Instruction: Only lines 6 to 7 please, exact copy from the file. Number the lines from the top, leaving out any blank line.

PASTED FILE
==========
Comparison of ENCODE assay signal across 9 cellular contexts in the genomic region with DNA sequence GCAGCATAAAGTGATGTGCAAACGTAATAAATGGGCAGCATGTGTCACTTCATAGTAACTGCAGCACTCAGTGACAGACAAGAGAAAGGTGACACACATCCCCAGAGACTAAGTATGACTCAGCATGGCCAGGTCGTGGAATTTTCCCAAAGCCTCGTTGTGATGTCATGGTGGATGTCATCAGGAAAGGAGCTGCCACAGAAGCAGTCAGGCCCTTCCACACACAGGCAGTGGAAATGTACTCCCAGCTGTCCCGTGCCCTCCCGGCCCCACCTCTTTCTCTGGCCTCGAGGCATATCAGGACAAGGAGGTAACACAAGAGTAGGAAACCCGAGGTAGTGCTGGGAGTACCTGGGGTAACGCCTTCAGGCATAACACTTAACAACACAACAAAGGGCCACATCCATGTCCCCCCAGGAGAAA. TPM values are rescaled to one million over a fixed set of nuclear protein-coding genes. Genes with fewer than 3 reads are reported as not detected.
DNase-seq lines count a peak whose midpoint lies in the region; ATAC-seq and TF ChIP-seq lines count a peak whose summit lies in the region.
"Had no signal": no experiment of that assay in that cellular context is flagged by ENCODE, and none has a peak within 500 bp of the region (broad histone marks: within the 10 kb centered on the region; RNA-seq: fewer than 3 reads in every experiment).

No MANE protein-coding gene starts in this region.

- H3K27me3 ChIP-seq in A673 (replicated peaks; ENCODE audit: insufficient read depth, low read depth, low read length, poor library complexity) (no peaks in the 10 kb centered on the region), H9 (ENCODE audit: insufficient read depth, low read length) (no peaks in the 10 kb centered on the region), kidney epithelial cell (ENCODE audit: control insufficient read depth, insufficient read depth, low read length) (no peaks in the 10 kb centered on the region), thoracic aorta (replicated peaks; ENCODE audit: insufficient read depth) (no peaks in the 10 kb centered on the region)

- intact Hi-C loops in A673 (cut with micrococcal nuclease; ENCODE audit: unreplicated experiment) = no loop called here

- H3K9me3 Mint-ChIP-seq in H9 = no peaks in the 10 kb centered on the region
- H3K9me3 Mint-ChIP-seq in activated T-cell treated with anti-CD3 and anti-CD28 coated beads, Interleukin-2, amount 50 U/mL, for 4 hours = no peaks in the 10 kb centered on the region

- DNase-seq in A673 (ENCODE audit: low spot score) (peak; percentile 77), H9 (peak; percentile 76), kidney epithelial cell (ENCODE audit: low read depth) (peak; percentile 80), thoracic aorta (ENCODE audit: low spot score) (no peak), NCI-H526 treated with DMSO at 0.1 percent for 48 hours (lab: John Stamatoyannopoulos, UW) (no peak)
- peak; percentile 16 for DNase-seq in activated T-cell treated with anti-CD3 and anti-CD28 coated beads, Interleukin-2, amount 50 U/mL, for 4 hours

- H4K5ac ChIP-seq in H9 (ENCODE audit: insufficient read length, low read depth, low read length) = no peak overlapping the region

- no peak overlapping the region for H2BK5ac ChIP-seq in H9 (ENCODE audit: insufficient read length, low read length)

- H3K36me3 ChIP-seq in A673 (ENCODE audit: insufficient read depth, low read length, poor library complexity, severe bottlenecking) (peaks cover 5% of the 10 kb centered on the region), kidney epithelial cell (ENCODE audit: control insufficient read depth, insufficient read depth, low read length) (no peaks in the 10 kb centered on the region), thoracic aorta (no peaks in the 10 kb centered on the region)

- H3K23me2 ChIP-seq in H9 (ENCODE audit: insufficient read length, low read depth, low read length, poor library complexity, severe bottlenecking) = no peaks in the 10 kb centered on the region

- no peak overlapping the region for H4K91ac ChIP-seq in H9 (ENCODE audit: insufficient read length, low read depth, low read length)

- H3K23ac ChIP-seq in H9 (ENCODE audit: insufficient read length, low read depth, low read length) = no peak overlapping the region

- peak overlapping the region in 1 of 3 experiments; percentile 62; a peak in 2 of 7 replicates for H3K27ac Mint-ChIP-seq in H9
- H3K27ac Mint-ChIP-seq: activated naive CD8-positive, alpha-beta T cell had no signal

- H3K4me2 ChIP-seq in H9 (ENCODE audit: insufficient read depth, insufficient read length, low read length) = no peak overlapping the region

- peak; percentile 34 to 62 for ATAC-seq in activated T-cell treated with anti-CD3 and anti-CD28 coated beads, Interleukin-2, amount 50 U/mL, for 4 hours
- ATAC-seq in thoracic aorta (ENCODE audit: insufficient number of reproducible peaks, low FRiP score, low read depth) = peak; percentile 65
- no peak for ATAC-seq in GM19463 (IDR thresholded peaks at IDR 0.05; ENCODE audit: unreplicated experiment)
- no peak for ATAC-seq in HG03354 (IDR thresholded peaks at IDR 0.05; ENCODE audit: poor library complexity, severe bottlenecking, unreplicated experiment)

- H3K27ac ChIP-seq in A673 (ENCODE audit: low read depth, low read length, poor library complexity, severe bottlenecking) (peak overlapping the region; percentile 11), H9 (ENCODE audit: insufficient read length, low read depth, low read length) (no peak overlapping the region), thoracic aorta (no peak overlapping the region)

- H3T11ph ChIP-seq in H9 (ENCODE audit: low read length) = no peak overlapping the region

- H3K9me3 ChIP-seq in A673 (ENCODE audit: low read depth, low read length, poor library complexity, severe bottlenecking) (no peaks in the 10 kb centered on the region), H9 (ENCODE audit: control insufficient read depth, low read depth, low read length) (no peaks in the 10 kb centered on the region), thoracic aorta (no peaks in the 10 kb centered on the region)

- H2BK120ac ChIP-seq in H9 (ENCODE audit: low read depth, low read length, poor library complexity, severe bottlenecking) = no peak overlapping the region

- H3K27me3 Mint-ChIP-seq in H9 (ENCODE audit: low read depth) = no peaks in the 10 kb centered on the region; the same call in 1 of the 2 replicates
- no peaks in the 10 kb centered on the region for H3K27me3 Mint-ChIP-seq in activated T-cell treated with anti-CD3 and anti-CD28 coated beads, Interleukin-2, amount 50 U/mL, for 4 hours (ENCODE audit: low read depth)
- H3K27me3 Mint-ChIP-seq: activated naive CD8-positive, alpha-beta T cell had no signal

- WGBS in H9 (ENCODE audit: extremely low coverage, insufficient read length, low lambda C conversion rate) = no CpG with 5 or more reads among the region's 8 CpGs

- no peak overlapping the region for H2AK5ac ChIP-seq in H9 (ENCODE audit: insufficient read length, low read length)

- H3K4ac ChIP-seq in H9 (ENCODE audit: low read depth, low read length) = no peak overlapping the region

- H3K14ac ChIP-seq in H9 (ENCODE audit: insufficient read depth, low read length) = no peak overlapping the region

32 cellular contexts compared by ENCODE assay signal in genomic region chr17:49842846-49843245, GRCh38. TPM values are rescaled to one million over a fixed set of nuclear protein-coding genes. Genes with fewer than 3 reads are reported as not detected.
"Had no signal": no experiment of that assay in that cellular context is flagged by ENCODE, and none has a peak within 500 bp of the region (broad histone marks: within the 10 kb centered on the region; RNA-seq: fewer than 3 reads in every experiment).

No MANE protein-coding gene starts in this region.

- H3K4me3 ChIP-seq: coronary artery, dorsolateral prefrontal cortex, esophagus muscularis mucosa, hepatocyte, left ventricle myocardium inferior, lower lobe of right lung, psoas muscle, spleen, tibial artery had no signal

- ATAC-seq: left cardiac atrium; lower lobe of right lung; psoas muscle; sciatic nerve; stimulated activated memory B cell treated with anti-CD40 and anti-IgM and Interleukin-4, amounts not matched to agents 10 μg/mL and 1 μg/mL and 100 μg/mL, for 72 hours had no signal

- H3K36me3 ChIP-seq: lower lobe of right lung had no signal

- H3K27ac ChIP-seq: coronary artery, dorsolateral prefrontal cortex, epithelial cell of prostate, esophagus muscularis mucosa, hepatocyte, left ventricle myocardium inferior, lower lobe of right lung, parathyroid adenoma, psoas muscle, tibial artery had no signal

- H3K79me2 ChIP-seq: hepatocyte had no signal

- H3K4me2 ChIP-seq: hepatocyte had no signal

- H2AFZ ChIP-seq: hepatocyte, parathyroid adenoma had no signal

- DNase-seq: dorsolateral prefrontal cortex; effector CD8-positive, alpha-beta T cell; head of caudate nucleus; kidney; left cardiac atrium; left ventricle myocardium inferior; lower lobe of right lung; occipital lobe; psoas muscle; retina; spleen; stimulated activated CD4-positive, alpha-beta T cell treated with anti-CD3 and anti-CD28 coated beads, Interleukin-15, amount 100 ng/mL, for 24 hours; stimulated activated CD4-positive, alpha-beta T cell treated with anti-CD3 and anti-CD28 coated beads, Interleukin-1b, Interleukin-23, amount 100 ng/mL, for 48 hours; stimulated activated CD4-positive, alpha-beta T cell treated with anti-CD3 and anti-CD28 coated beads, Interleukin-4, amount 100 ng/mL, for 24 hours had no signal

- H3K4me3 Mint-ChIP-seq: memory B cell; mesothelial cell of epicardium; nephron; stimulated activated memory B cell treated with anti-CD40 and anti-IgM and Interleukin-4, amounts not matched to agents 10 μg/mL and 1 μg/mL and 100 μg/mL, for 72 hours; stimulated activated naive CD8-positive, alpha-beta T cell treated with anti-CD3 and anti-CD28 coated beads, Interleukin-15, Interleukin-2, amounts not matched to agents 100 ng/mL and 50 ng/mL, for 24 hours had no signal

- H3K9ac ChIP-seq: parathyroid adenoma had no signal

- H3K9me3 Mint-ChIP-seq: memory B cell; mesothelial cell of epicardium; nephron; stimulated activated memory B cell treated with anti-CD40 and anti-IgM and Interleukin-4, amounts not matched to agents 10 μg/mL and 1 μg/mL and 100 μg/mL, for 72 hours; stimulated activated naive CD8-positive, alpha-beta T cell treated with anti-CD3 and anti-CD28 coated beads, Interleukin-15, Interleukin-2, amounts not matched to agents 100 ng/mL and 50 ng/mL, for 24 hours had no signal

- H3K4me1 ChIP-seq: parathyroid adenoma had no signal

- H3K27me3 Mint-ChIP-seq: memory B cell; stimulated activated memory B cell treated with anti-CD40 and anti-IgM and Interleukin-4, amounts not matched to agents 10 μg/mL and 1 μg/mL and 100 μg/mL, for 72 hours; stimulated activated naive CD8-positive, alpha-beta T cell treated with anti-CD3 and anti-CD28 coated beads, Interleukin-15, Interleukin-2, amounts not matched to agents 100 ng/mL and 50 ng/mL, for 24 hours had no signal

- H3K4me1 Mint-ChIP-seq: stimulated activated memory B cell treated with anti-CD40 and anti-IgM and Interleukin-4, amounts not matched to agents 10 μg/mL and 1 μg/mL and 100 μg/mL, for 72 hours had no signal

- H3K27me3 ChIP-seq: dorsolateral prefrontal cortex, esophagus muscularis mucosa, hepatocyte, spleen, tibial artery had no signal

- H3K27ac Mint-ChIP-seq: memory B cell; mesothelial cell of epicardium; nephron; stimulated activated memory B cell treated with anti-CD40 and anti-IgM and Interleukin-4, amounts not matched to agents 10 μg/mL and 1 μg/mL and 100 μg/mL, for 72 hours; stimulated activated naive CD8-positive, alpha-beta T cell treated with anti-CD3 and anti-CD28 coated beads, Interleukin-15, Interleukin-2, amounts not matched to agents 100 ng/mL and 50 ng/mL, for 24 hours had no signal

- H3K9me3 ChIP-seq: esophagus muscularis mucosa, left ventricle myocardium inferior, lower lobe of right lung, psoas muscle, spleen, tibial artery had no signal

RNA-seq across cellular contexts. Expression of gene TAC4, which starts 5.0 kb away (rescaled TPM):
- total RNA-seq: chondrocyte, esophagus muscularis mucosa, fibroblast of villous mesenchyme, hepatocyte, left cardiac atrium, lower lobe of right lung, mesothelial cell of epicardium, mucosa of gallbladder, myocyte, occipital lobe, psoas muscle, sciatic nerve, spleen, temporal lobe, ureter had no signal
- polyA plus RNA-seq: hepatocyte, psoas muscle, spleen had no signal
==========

- intact Hi-C loops in A673 (cut with micrococcal nuclease; ENCODE audit: unreplicated experiment) = no loop called here

- H3K9me3 Mint-ChIP-seq in H9 = no peaks in the 10 kb centered on the region